In a study in which the effect of vitamin C on urinary oxalate was investigated128, marginal increases in urinary oxalate were observed after treatment with up to 10 g/day of ascorbic acid in healthy individuals. In other studies, small but consistent increases in urinary oxalate were also shown upon supplementation with >1,000 mg/day of vitamin C in both healthy individuals and patients with kidney stones129,130,131,132. Interestingly, calcium oxalate stone formers seemed to have larger increases in urinary oxalate upon oral administration of ascorbic acid than non-stone formers, suggesting that individual patient factors are likely to contribute to stone disease129,130,132. Whether oral ascorbic acid is converted into oxalate in the gastrointestinal tract before absorption is unclear, but results from studies in which the absorption of 13C2-oxalate was investigated showed that calcium oxalate stone formers absorbed more oxalate than healthy individuals, suggesting that increased oxalate absorption could be a driving factor for calcium oxalate stone disease133,134.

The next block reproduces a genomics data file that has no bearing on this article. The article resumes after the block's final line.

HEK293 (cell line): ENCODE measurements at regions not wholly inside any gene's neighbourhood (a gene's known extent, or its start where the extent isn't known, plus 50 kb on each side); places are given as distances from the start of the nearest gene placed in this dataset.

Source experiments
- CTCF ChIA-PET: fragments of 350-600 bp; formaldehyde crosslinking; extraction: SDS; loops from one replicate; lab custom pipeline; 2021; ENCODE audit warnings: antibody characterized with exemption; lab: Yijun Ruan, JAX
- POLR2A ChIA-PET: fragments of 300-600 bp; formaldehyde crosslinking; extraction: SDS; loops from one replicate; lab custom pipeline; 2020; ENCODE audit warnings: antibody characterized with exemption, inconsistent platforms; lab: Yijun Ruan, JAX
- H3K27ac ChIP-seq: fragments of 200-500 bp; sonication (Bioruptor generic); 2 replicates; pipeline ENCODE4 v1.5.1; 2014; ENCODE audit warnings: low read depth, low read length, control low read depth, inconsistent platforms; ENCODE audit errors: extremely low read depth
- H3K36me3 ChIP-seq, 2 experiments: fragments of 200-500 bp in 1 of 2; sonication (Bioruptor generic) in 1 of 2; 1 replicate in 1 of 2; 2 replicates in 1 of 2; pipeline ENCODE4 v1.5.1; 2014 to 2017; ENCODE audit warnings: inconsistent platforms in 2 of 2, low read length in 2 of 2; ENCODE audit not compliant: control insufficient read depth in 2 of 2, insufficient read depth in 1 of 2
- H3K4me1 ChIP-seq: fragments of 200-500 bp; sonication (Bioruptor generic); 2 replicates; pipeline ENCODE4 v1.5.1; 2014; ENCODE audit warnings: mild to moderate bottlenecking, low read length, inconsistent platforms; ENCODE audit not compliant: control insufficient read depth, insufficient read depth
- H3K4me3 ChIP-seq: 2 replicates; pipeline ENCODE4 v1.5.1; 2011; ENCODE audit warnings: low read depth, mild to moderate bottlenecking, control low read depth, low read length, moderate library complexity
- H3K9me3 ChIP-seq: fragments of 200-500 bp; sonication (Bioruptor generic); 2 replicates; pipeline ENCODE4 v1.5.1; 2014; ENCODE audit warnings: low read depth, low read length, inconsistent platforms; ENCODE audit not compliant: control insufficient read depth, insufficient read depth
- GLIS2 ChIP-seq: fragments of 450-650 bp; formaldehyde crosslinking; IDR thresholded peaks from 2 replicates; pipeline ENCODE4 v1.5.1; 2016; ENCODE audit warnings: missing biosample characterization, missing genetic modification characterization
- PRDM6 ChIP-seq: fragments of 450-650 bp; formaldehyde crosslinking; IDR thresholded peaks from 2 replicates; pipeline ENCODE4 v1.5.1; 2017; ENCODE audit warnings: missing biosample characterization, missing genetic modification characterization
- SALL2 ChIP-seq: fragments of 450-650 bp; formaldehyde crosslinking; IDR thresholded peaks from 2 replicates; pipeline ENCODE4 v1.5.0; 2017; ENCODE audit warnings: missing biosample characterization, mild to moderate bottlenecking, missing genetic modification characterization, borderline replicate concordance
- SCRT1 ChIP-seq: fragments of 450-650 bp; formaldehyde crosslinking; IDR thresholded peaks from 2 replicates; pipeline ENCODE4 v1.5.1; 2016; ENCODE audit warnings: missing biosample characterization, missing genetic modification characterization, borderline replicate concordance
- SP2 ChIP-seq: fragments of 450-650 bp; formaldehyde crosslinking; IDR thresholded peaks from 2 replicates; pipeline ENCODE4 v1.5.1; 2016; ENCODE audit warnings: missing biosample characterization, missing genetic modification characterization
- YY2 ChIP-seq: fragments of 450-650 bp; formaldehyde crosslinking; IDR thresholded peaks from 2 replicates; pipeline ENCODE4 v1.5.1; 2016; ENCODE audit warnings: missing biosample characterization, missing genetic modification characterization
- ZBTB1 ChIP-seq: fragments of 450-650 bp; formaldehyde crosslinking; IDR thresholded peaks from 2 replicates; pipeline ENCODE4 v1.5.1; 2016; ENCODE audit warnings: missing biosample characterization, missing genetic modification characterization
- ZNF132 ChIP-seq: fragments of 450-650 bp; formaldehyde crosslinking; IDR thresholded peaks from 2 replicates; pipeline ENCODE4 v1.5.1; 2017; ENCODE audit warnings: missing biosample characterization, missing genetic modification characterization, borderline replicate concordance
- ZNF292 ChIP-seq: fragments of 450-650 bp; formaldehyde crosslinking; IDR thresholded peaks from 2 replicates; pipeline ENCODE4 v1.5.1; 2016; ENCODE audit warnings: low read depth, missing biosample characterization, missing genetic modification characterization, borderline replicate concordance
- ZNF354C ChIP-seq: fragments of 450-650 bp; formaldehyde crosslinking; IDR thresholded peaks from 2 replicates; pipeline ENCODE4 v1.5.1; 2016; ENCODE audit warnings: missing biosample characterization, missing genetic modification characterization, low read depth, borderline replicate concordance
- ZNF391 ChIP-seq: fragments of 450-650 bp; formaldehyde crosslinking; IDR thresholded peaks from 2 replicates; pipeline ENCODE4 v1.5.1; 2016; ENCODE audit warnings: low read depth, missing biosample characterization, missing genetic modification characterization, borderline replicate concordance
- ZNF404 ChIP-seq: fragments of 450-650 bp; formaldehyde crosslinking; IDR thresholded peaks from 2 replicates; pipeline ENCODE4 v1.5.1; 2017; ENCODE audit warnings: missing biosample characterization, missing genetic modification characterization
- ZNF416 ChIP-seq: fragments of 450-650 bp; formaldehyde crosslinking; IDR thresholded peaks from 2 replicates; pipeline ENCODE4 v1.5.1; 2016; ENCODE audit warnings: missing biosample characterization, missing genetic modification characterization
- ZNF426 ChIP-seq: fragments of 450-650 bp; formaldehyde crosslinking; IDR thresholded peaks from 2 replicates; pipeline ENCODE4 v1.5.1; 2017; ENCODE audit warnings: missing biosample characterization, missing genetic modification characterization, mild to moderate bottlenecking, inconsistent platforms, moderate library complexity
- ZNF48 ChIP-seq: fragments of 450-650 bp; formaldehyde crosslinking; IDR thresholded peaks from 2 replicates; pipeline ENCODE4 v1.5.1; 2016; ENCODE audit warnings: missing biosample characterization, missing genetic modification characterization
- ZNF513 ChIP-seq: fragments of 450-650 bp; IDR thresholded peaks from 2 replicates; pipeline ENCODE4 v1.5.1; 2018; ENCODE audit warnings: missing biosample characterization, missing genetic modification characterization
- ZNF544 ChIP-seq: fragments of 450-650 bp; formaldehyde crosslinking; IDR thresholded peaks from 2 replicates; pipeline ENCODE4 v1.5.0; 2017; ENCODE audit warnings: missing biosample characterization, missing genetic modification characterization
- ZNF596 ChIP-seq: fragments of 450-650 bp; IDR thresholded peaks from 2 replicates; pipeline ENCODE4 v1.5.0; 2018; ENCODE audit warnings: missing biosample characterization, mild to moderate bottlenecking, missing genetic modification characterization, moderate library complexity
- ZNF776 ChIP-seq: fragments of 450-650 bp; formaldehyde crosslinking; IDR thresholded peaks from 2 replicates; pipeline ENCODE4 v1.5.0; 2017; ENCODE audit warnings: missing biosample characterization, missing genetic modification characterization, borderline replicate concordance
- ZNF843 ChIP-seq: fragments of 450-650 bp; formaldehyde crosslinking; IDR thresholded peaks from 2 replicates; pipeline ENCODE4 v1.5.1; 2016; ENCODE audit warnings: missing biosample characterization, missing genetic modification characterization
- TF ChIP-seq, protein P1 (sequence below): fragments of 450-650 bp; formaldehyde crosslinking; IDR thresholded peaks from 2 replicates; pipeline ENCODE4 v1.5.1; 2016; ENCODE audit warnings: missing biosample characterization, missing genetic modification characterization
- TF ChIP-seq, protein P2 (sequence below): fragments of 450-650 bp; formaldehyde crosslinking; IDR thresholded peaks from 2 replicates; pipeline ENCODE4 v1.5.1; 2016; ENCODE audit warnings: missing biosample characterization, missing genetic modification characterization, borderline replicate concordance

Caution should be taken when interpreting the results from these studies because the non-enzymatic conversion of urinary vitamin C into oxalate can occur rapidly and during the analysis phase128,135. However, results from a small-scale crossover study in adults with sensitivity to acidic foods showed that the intake of vitamin C in combination with downstream metabolites (excluding oxalate) resulted in a smaller increase in urinary oxalate than vitamin C alone, suggesting that the observed increases in urinary oxalate are likely to be enzymatic in nature136. The rate at which vitamin C is converted into oxalate can be hypothesized to be variable among individuals, but oral administration is associated with confounding variables, such as the gut microbiota, which can metabolize vitamin C, making it difficult to infer meaningful conclusions about the fate of supplemented vitamin C. Intravenous administration of ascorbic acid bypasses the gastrointestinal tract and directly enters the bloodstream, providing a more accurate representation of how vitamin C reacts in circulation than that obtained with oral administration. Both high and low doses of intravenous ascorbic acid increase urinary oxalate137,138, and the formation of renal calculi with intravenous vitamin C has been documented in multiple case studies139,140,141. However, in a large prospective study, no renal stones were observed in patients receiving intravenous vitamin C, also in patients with a history of stones142. This evidence is corroborated by a scoping review143, in which the review of 73 studies showed that intravenous vitamin C did not result in the development of renal calculi. In only one case report analysed in this scoping review143 one patient developed renal calculi after intravenous treatment of vitamin C at an alternative medicine clinic139. The majority of evidence shows that intravenous vitamin C increases urinary oxalate, but does not necessarily result in the formation of renal calculi. However, results from studies in which oral consumption of vitamin C was used point towards some indication that vitamin C can increase the risk of renal calculi, although this evidence is not strong. The rationale behind a stronger support towards an involvement in stone formation for vitamin C received orally rather than intravenously is difficult to determine. Perhaps the route of consumption could be the missing component in understanding how vitamin C could directly contribute to stone disease, but additional research is needed to fill in this gap.